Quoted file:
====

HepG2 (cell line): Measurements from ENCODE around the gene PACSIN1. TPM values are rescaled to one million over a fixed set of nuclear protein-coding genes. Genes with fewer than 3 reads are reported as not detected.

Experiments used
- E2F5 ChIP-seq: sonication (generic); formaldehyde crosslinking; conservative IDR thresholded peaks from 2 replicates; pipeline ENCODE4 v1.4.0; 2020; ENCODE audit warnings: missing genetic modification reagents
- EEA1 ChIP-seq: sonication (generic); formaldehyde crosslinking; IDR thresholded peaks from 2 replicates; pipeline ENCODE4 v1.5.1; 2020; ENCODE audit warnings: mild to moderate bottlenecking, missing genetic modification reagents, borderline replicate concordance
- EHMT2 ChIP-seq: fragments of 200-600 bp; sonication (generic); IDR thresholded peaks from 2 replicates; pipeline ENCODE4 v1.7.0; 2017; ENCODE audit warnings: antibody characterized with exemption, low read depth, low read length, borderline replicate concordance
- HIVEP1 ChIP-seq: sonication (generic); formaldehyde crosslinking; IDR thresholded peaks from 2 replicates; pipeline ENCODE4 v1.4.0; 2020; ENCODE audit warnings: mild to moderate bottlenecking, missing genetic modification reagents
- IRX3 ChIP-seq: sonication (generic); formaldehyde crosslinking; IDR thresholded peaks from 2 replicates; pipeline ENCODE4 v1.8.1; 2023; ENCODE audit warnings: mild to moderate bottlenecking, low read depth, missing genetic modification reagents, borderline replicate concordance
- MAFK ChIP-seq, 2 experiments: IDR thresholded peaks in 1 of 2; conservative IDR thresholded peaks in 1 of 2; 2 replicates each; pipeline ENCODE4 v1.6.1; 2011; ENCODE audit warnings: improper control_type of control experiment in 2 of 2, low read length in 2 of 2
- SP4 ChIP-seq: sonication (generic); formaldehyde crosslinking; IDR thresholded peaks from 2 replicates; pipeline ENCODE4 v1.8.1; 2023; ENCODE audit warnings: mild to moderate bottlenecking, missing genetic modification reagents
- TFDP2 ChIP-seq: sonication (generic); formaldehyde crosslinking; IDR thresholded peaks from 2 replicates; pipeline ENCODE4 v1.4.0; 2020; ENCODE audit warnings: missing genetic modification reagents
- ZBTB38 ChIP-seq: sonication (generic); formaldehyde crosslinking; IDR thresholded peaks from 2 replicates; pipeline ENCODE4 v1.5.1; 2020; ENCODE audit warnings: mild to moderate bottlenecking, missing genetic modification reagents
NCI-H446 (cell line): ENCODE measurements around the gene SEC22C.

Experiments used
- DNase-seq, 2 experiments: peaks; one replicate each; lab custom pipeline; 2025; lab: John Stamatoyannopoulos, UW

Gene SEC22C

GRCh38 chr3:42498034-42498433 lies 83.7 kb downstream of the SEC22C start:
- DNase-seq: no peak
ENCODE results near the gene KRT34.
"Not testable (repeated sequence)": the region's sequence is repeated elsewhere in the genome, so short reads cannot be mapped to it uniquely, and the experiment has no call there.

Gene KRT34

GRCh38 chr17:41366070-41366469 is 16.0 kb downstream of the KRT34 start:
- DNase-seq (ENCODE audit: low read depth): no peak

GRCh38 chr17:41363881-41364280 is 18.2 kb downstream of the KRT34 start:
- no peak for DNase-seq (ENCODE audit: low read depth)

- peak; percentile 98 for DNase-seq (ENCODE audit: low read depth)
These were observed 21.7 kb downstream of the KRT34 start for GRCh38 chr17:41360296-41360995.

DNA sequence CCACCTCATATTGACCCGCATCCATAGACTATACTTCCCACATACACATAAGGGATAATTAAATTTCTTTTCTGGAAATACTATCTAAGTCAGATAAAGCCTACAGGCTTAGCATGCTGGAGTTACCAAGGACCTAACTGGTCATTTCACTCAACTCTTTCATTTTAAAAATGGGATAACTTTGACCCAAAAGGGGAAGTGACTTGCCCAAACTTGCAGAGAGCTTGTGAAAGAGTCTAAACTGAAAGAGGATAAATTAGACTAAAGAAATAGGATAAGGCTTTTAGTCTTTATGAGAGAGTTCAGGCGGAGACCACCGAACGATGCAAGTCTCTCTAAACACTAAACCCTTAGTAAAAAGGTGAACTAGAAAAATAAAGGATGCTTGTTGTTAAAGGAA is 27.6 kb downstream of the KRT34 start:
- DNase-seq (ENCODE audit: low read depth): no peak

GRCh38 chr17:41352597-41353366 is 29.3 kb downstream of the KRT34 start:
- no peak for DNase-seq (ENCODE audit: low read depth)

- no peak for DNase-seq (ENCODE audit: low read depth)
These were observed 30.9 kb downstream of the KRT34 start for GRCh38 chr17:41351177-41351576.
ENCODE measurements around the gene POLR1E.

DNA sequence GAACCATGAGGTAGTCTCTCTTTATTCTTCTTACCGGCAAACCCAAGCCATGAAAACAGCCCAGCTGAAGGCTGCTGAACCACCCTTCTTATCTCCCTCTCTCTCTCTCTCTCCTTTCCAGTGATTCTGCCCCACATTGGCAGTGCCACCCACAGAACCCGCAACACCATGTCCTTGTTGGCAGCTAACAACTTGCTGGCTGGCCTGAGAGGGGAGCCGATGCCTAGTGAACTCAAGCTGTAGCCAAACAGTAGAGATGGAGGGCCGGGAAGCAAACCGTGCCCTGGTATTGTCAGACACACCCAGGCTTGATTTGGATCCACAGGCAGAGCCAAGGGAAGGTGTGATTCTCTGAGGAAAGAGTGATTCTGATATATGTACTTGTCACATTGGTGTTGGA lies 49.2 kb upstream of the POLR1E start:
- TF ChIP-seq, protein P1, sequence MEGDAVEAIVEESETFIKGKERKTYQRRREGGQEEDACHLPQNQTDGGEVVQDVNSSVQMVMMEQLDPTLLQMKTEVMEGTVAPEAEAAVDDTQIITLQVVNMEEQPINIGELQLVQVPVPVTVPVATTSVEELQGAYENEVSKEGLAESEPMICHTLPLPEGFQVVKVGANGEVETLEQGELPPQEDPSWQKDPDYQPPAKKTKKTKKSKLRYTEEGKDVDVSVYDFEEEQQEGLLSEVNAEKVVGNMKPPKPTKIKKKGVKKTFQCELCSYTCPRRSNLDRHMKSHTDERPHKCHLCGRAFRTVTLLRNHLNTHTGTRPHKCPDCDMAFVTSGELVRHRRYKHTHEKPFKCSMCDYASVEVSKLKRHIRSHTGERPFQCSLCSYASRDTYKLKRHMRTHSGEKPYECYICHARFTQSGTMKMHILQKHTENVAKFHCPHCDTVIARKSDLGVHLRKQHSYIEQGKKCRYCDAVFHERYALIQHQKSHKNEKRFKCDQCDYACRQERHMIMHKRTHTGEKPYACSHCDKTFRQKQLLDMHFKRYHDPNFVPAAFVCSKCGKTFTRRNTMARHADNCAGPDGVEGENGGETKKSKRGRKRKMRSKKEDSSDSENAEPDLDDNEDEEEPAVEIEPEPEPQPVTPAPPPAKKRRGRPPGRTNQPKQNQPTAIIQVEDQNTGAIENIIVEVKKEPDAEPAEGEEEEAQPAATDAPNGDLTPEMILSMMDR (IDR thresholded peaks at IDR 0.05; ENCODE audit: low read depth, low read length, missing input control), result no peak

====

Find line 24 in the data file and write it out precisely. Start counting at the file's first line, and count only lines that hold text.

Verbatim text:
- no peak for DNase-seq (ENCODE audit: low read depth)